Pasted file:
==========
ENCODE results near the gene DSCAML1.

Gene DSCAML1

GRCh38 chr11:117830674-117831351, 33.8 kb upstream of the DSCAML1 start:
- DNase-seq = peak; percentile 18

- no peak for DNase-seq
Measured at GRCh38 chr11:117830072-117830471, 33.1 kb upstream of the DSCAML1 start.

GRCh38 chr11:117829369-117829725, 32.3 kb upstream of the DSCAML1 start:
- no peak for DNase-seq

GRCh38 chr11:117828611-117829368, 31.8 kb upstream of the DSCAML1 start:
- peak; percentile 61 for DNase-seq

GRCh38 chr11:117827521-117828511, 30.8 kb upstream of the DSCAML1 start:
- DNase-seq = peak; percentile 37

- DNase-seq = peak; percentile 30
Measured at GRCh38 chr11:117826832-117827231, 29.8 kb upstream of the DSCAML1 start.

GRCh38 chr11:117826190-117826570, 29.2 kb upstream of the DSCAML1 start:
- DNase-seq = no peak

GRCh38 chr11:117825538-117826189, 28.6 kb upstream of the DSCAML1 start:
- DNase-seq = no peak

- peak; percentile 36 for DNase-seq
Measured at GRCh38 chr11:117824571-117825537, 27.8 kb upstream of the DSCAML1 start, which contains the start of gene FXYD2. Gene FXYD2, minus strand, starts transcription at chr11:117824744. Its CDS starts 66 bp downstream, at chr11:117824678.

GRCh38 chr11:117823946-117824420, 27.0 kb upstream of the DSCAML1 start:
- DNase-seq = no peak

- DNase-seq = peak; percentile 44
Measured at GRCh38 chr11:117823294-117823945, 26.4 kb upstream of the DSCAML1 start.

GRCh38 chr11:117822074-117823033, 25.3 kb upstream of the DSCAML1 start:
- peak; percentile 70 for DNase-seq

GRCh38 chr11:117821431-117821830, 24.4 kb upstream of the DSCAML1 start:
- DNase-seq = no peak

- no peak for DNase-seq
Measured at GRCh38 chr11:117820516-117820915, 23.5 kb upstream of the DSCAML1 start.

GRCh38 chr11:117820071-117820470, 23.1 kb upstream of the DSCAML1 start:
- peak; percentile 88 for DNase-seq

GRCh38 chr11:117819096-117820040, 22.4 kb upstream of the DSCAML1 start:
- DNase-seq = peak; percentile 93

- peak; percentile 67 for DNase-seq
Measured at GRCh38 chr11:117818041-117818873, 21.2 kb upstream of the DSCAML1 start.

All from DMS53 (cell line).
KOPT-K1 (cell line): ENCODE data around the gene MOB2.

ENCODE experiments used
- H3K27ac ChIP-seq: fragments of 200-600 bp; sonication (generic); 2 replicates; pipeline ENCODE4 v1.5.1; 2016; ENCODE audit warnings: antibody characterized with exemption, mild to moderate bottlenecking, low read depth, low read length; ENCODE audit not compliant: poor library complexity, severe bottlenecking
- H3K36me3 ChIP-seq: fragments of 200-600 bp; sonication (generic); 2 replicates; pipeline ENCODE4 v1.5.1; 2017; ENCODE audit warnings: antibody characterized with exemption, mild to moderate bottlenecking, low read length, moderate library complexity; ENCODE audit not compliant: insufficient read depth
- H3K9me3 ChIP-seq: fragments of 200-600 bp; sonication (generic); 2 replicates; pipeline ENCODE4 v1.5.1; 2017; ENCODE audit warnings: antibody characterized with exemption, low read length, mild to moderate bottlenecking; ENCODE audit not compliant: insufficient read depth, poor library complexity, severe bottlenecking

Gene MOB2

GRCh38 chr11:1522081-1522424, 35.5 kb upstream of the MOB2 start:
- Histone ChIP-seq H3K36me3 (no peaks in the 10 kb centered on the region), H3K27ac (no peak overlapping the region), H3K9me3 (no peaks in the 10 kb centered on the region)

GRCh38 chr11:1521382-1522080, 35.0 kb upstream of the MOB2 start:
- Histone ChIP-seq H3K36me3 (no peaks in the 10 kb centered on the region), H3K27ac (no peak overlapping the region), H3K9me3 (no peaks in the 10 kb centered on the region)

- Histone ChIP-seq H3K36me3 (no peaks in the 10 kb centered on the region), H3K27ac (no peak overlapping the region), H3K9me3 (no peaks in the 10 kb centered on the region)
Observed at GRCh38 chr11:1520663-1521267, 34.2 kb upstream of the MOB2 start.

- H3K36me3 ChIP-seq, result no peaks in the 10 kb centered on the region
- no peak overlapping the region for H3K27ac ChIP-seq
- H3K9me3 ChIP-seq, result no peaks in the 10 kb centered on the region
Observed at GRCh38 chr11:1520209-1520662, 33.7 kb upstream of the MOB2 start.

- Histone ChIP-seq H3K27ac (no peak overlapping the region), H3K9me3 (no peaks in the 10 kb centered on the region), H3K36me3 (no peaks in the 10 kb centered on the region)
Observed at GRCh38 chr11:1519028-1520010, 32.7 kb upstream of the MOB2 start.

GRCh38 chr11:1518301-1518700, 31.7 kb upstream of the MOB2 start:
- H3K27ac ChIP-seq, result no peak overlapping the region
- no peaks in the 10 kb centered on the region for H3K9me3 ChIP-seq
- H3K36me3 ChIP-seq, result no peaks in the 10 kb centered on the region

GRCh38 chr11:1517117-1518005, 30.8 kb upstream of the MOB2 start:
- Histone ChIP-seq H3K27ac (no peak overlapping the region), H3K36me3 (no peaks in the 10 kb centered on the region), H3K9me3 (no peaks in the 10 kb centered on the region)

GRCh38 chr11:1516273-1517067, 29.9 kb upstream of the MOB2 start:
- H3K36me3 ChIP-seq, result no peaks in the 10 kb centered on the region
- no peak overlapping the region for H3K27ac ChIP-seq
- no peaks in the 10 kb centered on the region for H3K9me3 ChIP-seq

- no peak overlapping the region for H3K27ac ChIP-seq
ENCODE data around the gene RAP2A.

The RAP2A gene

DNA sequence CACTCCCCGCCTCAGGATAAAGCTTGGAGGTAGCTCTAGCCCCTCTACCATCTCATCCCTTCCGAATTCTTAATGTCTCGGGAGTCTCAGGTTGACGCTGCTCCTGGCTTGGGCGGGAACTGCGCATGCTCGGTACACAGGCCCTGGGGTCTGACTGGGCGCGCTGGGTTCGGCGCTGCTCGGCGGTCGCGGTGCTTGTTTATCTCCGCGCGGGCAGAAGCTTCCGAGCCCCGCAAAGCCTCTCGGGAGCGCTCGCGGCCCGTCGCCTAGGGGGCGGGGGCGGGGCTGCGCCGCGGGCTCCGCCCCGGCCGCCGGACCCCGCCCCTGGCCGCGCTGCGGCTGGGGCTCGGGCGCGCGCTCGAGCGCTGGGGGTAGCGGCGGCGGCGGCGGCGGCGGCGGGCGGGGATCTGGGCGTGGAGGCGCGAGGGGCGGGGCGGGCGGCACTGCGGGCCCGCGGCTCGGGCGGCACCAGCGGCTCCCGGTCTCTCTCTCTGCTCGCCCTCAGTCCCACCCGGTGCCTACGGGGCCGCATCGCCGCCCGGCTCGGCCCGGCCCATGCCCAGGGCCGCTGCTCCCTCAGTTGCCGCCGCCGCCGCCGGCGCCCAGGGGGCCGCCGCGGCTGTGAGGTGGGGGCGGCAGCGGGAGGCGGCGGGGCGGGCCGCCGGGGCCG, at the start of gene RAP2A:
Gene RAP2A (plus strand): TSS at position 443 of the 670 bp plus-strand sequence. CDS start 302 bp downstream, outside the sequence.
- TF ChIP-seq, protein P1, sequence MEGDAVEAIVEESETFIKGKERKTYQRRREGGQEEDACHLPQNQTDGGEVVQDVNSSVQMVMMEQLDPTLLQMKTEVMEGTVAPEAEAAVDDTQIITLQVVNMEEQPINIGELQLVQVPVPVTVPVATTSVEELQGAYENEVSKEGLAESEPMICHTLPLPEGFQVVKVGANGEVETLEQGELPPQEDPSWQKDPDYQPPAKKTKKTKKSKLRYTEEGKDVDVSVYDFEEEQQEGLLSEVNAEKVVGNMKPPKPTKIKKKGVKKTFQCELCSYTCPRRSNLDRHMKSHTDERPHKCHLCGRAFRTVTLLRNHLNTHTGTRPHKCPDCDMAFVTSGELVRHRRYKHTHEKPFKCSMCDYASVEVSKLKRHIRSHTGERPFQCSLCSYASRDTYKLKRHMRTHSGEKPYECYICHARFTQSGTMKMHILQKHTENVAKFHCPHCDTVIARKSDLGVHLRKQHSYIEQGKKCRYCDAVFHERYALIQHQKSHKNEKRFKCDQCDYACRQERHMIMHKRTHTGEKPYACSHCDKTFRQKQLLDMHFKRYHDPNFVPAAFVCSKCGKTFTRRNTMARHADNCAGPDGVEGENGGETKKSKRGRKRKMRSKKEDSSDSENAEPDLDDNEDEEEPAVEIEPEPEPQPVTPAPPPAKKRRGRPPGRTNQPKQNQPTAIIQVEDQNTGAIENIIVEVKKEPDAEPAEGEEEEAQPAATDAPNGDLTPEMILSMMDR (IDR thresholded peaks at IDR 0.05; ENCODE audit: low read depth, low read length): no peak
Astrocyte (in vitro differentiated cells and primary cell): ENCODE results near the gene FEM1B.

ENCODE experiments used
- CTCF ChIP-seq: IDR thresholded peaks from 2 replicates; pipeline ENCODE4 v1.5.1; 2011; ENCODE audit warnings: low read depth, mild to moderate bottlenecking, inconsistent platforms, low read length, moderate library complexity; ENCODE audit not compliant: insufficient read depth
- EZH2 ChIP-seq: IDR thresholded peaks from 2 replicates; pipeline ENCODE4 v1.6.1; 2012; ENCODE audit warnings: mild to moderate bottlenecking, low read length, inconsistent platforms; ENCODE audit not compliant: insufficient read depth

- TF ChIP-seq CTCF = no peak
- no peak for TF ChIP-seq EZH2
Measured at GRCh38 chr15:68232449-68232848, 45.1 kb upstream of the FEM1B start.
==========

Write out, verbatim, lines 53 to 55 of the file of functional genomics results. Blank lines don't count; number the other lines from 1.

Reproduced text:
Observed at GRCh38 chr11:1520209-1520662, 33.7 kb upstream of the MOB2 start.

- Histone ChIP-seq H3K27ac (no peak overlapping the region), H3K9me3 (no peaks in the 10 kb centered on the region), H3K36me3 (no peaks in the 10 kb centered on the region)
Observed at GRCh38 chr11:1519028-1520010, 32.7 kb upstream of the MOB2 start.